THE parents of a seriously ill girl have released a bold picture showing how a rare condition affects her on a daily basis.

Roger and Debbie Hambleton took the brave step of posting the picture of their ten-year-old daughter, Beth, online to show although she looks like a healthy child, she is battling illness every day.

Their online post described comments made to the family saying there was nothing wrong with Beth and it was all made up.

The family took inspiration from Crohn’s patient Bethany Townsend, whose picture showing her in a bikini with a colostomy bag went viral earlier this year.

Mr Hambleton, 39, of Helmores, Laindon, said: “She looks like a slightly underweight little girl.

“When she is fully clothed you don’t notice, but the picture is basically to show it’s not normal, she’s not a normal child, this is what she has to put up with.

“When people see her jump in and out of a wheelchair, we get funny looks.

“Kids don’t do anything – it’s just a girl in a wheelchair – but some adults try to diagnose her as theywalk by. One person even walked into a post in Lakeside while looking.

“It winds me up more than it does Beth – she just ignores it all.”

Beth has been diagnosed with a number of conditions including Ehlers-Danlos type six, a very rare form of the connective tissue disorder, and eosinophilic enterocolitis, which is related to a digestive system disorder.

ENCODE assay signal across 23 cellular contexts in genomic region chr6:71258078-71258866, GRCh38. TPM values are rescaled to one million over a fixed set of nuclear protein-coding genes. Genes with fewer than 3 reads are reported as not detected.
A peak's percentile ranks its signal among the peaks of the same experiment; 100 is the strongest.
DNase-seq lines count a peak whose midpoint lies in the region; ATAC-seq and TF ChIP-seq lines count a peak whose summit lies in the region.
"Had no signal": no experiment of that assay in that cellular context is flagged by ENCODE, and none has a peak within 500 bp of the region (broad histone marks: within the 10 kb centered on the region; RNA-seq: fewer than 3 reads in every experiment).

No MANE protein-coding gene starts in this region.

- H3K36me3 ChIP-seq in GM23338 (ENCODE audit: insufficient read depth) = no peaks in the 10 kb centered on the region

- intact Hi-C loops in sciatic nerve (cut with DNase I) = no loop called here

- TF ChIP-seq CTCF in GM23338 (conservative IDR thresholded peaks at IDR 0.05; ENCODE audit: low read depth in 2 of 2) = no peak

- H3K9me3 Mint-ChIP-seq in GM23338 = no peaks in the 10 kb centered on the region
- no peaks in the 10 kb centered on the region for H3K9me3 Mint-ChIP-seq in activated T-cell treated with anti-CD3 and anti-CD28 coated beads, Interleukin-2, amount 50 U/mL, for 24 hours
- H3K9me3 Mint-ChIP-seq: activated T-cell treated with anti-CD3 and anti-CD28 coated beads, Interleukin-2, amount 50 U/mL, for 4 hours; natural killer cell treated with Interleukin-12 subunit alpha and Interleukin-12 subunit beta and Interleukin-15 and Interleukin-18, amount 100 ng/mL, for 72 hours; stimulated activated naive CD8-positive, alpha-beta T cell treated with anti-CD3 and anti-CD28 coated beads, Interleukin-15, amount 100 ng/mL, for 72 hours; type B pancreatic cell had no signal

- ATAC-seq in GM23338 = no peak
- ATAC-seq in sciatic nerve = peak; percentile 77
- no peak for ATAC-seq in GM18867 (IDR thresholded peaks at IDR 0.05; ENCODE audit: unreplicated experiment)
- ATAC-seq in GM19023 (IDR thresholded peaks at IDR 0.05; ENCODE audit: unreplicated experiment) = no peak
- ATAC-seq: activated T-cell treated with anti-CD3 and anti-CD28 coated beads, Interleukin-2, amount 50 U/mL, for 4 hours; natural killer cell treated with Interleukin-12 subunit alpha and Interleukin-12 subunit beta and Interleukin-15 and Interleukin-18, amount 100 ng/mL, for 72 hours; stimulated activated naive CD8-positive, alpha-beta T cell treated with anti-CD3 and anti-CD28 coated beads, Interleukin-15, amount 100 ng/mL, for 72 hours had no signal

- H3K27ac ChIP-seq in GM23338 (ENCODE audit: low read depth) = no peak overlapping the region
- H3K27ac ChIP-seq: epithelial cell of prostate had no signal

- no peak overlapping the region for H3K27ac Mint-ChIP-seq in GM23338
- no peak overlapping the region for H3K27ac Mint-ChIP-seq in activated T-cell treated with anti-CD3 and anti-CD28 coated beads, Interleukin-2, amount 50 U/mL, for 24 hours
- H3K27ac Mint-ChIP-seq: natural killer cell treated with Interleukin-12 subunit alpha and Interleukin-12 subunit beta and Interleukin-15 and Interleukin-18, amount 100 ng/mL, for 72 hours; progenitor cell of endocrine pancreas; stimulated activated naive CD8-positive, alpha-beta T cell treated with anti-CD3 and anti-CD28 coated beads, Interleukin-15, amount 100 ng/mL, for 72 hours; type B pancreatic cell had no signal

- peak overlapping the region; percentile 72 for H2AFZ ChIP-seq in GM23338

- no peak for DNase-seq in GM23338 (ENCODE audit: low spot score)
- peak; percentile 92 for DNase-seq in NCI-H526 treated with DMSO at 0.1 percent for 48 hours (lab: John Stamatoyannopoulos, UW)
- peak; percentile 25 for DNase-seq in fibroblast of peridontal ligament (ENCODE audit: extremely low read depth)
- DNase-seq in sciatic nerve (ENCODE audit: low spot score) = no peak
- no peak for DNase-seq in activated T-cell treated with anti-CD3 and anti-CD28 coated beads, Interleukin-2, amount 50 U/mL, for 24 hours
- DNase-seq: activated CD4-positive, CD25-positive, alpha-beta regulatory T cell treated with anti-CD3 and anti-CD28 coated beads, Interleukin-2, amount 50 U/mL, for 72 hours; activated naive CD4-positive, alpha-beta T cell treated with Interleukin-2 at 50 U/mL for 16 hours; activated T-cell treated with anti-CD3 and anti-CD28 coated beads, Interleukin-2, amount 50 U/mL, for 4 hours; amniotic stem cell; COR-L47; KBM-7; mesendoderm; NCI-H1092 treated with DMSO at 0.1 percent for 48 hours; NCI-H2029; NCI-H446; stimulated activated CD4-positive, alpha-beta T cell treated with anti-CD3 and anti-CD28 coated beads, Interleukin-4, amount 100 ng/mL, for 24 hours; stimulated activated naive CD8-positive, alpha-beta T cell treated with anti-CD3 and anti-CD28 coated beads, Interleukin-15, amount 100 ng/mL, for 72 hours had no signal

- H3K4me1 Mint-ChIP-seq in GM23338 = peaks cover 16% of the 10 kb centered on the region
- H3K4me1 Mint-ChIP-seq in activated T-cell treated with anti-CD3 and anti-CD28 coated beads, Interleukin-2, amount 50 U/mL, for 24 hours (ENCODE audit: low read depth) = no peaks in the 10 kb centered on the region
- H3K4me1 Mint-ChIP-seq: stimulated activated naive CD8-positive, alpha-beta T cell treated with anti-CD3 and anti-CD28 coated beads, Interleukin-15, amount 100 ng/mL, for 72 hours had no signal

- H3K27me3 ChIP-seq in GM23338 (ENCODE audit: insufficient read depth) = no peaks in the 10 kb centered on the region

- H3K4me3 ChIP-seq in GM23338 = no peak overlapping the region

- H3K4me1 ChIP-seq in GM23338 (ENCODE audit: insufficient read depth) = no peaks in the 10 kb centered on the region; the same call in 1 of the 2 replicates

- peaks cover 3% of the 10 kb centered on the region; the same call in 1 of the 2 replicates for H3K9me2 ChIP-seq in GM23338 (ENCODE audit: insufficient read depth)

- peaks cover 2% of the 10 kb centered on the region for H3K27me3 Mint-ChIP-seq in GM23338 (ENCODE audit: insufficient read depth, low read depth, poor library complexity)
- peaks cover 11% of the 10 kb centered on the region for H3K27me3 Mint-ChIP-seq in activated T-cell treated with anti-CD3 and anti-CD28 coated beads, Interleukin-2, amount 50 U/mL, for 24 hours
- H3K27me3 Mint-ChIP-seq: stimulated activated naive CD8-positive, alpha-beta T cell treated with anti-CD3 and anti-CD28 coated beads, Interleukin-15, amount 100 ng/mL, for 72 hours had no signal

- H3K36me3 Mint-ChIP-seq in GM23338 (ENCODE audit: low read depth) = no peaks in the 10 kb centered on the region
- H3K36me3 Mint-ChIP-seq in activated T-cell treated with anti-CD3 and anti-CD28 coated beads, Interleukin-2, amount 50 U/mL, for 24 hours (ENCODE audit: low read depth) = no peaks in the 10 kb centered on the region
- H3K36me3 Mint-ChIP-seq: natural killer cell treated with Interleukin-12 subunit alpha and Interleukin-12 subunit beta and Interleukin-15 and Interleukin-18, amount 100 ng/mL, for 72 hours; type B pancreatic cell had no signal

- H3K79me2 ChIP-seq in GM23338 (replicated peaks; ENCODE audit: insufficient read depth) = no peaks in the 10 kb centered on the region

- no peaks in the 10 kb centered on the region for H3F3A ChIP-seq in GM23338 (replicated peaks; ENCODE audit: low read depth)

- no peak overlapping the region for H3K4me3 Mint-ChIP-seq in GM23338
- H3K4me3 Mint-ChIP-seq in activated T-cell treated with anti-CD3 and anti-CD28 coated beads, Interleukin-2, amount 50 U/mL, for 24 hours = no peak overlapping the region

Her conditions are so rare, Beth may feature in a medical journal.

She is fed by a tube directly into her stomach and will never be able to eat, but the family, including Luke, 19, Jake, 17 and Rebecca, 15, try to keep life as normal as possible.

They held a surprise party earlier this month to celebrate Beth being discharged from hospital after 82 days of trying to bring a flare-up in her condition under control.

They are continuing to focus on their fundraising, through their Beth’s Fund Facebook page, to buy equipment.

Basildon Council is also trying to find a home better suited to helping the family care for Beth.

Mr Hambleton said: “It’s a progressive condition – she’ll never be better. When things go wrong, we just hope they sort things out, but we don’t expect them to.

“We’re just trying to get a normal daily routine.”

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